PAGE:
Ortiz said a critical ingredient necessary to ensure that students are properly placed is the involvement of parents through the use of bilingual teachersand aides. She mentioned a recent example where a non-English-speak-ing mother was not aware her child was in an EMR class because of an inaccurate translation given by a school official.
Jose Cardenas, executive director of the San Antonio-based Intercultural Development Research Association, pointed to otherfactors that have played a part in the decrease of Hispanic EMR students: new teaching methodologies, more bilingual education classes and the movement away from using intelligence tests as the sole criterion for determining
continued on page 2
Calif. Official Suggests Legalization Extension
The California official responsible for overseeing the state’s implementation of the federal immigration law’s legalization program recommended Feb. 25 to the state secretary of Health and Welfare that he support an extension of the program.
Mark Helmar, assistant secretary of program and fiscal affairs for the state Department of Health and Welfare, said he made the recommendation to Secretary Cliff Allenby based on state projections that only 950,000 of the state’s 1.7 million immigrants eligible for legalization will apply. The application deadline is May 4.
“Those eligible who do not apply will continue to be victimized and go further underground,” Helmar told Weekly Report.
As of Febi 16, California had received 710,205 legalization applications, or roughly 55% of the nation’s total.
Rejy s Remarks Cause Stir
Members of a San Diego community coalition gathered outside the district office of U.S. Rep. Ron Packard (R-Calif.) Feb. 18 to protest statements the congressman had made blaming the area’s rise in crime on undocumented aliens.
The Rev. Rafael Martinez, a leader of the North County Coalition for Human Resources, said the group held a press conference to request that Packard retract his statement or document his allegations. A spokesman for the congressman said the statements grew out of letters that Packard receives regularly from constituents about alleged crimes committed by aliens.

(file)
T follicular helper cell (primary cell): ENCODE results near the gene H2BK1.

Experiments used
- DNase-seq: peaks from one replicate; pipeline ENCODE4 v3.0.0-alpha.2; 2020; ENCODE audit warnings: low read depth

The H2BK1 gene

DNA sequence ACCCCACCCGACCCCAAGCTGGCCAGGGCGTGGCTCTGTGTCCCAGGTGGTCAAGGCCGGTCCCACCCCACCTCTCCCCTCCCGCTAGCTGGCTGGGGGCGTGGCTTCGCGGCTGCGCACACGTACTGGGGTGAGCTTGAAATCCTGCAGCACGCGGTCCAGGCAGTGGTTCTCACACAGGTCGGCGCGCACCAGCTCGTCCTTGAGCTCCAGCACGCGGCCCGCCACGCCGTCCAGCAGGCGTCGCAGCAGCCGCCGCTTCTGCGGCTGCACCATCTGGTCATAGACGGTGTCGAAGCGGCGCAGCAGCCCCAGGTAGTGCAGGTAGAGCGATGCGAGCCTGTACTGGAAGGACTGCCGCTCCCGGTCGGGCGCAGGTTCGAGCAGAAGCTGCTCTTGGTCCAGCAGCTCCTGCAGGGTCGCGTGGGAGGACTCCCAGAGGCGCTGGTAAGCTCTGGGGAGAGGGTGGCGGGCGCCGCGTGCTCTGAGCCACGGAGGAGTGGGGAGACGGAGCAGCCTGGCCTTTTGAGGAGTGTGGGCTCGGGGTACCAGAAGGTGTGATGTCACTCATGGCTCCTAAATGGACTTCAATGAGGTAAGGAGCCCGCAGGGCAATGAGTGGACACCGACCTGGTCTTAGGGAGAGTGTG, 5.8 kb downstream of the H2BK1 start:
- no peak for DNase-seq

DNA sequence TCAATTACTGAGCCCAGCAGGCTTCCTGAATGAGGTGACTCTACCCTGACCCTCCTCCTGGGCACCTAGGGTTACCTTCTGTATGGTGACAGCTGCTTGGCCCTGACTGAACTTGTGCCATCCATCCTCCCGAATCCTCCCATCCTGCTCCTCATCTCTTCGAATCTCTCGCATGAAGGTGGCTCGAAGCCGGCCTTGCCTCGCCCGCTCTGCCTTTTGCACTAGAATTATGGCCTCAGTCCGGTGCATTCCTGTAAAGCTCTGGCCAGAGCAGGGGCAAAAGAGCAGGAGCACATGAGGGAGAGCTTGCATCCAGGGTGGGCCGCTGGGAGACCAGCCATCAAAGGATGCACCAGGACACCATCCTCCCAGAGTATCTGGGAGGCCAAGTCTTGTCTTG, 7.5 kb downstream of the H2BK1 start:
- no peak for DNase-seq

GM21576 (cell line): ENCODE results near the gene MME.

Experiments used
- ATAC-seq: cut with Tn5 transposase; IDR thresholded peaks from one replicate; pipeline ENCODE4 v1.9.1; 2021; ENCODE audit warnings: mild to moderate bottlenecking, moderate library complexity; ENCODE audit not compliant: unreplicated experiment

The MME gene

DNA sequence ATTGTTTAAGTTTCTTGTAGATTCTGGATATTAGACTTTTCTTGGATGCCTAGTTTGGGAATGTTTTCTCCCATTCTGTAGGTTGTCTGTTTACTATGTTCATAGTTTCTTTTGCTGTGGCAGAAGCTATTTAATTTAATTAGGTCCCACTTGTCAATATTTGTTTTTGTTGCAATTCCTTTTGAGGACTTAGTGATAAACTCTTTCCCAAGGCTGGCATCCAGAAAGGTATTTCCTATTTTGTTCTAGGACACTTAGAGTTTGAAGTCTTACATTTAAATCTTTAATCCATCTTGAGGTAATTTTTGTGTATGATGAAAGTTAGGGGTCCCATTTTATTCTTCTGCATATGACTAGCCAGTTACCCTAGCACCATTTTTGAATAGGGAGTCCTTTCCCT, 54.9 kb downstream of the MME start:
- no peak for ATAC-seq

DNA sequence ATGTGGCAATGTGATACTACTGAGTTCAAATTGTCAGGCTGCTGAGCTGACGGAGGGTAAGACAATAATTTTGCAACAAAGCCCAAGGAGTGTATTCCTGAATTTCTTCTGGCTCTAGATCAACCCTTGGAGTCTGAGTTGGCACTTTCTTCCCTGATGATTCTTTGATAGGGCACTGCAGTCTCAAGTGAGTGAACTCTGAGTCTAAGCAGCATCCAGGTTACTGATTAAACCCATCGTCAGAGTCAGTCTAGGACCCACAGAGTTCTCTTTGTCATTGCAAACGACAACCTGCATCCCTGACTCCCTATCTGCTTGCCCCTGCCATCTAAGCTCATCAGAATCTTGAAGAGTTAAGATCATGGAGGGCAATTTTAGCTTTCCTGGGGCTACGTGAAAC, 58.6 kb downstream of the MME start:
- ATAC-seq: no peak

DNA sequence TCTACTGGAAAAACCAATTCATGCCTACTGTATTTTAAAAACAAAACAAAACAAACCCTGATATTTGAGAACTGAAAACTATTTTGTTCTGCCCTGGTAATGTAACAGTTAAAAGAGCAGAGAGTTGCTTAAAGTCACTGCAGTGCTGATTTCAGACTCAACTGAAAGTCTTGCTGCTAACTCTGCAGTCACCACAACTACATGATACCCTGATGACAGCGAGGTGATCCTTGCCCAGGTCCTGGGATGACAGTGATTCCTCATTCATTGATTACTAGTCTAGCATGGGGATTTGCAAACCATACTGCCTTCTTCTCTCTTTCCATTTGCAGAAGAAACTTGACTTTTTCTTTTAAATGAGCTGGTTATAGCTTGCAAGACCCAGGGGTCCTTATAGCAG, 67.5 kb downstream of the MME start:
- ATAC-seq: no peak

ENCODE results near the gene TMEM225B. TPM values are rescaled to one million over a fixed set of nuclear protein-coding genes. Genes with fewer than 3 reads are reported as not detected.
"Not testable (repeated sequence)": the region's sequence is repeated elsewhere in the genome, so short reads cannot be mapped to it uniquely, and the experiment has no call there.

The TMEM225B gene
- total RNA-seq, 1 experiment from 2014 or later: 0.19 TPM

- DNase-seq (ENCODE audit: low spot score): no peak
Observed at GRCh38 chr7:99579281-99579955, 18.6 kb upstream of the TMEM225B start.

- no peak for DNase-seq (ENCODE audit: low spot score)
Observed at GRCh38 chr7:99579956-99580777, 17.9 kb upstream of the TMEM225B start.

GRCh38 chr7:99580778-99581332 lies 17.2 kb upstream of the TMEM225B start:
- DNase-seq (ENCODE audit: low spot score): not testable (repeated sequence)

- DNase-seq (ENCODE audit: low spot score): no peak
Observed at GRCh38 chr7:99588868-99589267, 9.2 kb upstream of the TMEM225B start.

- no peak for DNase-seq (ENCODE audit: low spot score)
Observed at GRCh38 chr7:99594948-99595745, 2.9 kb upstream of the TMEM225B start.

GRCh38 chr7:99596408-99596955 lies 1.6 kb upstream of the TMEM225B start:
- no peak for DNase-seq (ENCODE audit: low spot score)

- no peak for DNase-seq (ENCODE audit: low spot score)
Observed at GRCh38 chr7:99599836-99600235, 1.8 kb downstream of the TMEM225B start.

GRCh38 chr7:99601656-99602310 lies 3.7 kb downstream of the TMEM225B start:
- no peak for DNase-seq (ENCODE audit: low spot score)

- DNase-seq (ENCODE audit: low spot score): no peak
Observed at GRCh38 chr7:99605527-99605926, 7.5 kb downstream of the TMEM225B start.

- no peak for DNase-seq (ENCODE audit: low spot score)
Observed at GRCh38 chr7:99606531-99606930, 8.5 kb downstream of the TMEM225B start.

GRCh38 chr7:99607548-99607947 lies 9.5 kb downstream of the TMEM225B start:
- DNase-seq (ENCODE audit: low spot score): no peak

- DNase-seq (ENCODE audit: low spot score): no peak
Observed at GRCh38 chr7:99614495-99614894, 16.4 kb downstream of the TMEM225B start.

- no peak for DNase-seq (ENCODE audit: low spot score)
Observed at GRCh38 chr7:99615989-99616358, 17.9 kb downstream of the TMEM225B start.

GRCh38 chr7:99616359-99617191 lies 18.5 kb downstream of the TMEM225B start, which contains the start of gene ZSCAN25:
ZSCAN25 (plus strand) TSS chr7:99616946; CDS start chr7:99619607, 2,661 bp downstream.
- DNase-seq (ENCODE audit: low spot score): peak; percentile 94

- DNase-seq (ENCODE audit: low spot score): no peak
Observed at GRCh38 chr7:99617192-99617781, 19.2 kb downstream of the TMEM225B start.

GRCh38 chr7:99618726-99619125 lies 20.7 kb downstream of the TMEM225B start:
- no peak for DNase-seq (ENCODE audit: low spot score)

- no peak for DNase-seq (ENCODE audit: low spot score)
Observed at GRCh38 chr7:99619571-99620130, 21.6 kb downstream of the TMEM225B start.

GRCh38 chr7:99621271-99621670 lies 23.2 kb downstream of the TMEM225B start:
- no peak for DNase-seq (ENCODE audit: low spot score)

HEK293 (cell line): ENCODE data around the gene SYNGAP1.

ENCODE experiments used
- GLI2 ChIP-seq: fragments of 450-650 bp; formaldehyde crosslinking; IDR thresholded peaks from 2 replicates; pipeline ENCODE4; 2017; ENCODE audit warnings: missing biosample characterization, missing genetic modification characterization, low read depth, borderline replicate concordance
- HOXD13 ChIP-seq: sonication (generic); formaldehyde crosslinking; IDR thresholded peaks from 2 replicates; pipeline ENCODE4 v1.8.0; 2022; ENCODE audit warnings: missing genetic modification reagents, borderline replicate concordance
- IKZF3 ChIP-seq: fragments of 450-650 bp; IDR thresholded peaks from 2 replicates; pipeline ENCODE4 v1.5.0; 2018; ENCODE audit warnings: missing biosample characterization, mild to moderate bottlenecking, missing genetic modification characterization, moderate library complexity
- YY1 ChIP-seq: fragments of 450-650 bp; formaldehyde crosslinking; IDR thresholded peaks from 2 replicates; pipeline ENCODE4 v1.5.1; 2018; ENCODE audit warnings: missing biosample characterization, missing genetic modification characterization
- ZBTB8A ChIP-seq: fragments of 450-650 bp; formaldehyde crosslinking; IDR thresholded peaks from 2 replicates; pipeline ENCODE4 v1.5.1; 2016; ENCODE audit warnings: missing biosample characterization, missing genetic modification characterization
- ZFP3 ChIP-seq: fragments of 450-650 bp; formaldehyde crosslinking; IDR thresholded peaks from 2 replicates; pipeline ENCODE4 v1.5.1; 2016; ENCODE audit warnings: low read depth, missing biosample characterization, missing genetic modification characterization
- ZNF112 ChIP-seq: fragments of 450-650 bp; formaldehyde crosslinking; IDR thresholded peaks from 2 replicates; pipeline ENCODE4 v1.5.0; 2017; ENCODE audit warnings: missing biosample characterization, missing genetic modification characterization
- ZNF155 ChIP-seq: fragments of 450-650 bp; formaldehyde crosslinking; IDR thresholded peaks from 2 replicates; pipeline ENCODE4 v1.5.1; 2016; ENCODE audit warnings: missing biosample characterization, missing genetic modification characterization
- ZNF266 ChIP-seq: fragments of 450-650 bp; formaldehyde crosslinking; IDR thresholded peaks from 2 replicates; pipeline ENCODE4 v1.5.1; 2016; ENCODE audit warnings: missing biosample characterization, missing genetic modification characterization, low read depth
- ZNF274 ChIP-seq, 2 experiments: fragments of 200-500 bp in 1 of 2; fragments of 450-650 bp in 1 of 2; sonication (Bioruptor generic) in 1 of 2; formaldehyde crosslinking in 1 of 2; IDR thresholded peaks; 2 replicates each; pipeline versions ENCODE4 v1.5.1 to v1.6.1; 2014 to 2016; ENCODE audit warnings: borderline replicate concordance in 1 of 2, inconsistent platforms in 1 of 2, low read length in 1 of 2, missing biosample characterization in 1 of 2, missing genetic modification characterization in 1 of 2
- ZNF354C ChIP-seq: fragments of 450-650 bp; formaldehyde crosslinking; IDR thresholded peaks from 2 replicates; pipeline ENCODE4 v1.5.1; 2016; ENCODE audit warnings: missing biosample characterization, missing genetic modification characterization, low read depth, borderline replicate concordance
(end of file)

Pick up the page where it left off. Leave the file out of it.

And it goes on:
“We find it in poor taste that a congressman, who represents the affluent and the poor of this community, could make such a statement” said Martinez, pastor of the Solana Beach Presbyterian Church.
Members of the coalition were also upset that Packard called for increased Border Patrol roundups along the major thoroughfares where aliens congregate to look for work. “Those raids are like driving cattle into a corral. They’re hideous,” complained Martinez.
Latino Student Placement and Treatment-1986
Corp.
Enrollment* Gifted Pun. Susps. EMR Grads.
California 1,381 27% 12% 33% 29% 35% 18%
Texas 1,086 33 18 25 37 37 25
New York 385 12 8 0** 10 4 5
Illinois 157 9 4 4 8 6 4
Arizona 155 26 12 37 28 35 19
Florida 150 9 2 3 6 6 8
New Jersey 132 11 4 91** 11 14 6
New Mexico . 128 45 21 39 54 55 42
Colorado 85 14 11 23 23 19 9
* In thousands
** Percentages may be skewed due to unrepresentative samples
Corp. Pun. - Corporal Punishment; Susps. - Suspensions; EMR - Educable Mentally Retarded Source: U.S. Department of Education’s Office of Civil Rights


Los Angeles Hispanics Protest County Hiring Record
Los Angeles County employee groups complained at a Feb. 24 press conference that the county’s own figures show Latino hiring to be discriminatory and unacceptably below their representation in the population.